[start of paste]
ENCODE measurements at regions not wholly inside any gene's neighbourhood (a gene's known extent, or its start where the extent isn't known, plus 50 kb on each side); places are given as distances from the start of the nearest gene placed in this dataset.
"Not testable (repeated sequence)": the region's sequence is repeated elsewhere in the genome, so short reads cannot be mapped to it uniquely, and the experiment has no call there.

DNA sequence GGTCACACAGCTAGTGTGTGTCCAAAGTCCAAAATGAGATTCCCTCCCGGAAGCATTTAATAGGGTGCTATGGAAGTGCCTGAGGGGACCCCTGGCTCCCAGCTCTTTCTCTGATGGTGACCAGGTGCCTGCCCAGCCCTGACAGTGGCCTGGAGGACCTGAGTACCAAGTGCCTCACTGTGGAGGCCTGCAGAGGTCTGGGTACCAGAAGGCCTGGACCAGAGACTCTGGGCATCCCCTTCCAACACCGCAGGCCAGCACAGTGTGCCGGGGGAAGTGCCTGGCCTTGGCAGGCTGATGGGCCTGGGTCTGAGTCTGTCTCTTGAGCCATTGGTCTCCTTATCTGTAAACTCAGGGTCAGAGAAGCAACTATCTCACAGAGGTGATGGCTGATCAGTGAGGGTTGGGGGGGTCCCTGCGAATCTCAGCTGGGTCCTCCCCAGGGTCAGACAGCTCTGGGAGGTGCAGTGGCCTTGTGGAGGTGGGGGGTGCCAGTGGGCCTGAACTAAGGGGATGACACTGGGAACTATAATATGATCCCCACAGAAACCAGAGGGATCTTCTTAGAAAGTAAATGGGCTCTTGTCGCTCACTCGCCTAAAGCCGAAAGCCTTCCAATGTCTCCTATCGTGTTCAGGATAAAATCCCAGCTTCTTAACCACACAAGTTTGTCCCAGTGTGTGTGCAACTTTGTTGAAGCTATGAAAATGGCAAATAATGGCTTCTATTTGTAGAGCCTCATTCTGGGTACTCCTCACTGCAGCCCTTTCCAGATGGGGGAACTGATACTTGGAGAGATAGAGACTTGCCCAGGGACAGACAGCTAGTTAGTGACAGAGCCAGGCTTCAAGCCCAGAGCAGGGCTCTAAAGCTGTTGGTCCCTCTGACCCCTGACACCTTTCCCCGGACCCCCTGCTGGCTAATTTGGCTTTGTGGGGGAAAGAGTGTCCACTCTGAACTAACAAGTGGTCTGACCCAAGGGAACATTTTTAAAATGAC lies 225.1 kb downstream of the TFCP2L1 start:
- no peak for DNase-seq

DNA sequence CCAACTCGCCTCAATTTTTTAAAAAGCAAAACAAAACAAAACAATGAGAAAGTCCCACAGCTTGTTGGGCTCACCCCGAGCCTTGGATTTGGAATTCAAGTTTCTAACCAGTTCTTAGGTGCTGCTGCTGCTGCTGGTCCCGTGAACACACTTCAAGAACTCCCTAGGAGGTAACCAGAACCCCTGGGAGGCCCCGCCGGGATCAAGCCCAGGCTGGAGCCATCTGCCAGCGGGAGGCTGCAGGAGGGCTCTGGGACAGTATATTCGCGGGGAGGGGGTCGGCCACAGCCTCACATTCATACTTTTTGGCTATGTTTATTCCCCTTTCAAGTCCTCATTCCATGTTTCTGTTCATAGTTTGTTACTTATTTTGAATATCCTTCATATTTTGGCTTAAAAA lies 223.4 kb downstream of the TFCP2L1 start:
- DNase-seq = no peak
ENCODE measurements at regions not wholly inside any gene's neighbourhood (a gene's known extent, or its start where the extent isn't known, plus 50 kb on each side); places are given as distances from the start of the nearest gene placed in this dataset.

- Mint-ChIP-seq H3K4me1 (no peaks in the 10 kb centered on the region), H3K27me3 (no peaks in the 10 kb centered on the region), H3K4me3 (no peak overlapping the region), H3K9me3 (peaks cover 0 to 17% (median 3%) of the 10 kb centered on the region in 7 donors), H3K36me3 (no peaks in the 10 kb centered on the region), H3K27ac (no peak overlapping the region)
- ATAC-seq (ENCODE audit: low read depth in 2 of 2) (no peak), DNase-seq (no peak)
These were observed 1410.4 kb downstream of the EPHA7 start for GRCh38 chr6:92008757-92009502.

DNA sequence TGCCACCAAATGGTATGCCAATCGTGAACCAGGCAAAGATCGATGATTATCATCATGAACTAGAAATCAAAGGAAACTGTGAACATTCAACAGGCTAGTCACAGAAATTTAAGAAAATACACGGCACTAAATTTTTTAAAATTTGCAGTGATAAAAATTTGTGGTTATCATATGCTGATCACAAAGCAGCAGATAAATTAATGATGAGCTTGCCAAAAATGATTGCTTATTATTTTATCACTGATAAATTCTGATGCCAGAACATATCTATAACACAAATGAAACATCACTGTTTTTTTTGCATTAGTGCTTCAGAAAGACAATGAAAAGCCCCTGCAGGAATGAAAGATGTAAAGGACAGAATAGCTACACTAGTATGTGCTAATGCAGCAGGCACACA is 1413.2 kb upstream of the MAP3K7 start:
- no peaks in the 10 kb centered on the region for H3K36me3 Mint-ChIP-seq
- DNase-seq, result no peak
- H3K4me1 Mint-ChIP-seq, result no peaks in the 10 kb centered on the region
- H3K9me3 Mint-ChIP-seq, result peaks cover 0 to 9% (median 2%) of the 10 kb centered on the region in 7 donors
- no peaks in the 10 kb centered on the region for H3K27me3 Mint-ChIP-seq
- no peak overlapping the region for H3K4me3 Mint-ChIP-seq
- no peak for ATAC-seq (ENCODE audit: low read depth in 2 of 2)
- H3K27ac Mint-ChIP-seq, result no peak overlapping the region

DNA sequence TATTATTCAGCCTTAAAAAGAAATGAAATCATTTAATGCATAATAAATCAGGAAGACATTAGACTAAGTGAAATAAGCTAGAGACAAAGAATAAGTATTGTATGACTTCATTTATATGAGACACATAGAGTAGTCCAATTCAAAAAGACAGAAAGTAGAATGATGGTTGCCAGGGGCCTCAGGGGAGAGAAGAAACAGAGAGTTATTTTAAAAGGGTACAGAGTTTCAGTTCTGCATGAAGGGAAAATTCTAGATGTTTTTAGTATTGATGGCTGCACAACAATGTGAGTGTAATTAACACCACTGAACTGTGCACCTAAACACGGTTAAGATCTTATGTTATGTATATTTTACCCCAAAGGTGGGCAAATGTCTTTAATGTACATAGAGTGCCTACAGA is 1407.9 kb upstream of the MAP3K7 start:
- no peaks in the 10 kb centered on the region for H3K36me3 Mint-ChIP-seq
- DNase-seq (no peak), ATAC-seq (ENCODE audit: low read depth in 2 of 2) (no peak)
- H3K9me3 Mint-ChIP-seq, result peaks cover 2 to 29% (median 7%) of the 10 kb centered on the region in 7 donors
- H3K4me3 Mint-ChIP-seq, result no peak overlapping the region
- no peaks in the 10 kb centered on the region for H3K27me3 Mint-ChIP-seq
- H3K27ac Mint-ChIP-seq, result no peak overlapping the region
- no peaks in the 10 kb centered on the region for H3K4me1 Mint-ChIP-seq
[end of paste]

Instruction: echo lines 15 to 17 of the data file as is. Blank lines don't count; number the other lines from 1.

- H3K9me3 Mint-ChIP-seq, result peaks cover 0 to 9% (median 2%) of the 10 kb centered on the region in 7 donors
- no peaks in the 10 kb centered on the region for H3K27me3 Mint-ChIP-seq
- no peak overlapping the region for H3K4me3 Mint-ChIP-seq